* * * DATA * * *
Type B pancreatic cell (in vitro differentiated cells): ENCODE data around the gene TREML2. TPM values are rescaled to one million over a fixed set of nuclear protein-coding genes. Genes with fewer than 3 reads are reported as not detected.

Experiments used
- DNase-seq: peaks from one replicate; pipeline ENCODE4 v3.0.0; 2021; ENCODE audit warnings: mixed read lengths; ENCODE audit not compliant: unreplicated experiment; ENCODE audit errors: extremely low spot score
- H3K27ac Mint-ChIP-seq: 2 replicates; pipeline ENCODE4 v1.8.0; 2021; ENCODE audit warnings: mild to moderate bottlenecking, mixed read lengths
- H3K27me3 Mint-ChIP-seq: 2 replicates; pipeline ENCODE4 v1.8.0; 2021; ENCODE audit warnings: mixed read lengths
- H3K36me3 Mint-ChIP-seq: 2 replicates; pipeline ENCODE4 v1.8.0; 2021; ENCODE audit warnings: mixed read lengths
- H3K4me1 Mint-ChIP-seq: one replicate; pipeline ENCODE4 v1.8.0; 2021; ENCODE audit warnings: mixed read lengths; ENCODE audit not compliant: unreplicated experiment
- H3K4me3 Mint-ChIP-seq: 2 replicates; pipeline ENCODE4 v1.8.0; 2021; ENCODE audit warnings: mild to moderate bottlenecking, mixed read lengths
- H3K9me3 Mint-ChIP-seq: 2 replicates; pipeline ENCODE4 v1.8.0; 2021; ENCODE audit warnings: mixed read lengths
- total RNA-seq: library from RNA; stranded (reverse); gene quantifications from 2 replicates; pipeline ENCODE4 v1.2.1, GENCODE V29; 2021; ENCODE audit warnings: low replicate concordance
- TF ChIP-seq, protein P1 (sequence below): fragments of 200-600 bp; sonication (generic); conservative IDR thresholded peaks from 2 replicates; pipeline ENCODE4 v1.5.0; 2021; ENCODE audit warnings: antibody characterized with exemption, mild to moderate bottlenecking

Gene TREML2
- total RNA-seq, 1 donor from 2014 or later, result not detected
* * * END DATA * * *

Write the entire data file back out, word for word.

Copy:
Type B pancreatic cell (in vitro differentiated cells): ENCODE data around the gene TREML2. TPM values are rescaled to one million over a fixed set of nuclear protein-coding genes. Genes with fewer than 3 reads are reported as not detected.

Experiments used
- DNase-seq: peaks from one replicate; pipeline ENCODE4 v3.0.0; 2021; ENCODE audit warnings: mixed read lengths; ENCODE audit not compliant: unreplicated experiment; ENCODE audit errors: extremely low spot score
- H3K27ac Mint-ChIP-seq: 2 replicates; pipeline ENCODE4 v1.8.0; 2021; ENCODE audit warnings: mild to moderate bottlenecking, mixed read lengths
- H3K27me3 Mint-ChIP-seq: 2 replicates; pipeline ENCODE4 v1.8.0; 2021; ENCODE audit warnings: mixed read lengths
- H3K36me3 Mint-ChIP-seq: 2 replicates; pipeline ENCODE4 v1.8.0; 2021; ENCODE audit warnings: mixed read lengths
- H3K4me1 Mint-ChIP-seq: one replicate; pipeline ENCODE4 v1.8.0; 2021; ENCODE audit warnings: mixed read lengths; ENCODE audit not compliant: unreplicated experiment
- H3K4me3 Mint-ChIP-seq: 2 replicates; pipeline ENCODE4 v1.8.0; 2021; ENCODE audit warnings: mild to moderate bottlenecking, mixed read lengths
- H3K9me3 Mint-ChIP-seq: 2 replicates; pipeline ENCODE4 v1.8.0; 2021; ENCODE audit warnings: mixed read lengths
- total RNA-seq: library from RNA; stranded (reverse); gene quantifications from 2 replicates; pipeline ENCODE4 v1.2.1, GENCODE V29; 2021; ENCODE audit warnings: low replicate concordance
- TF ChIP-seq, protein P1 (sequence below): fragments of 200-600 bp; sonication (generic); conservative IDR thresholded peaks from 2 replicates; pipeline ENCODE4 v1.5.0; 2021; ENCODE audit warnings: antibody characterized with exemption, mild to moderate bottlenecking

Gene TREML2
- total RNA-seq, 1 donor from 2014 or later, result not detected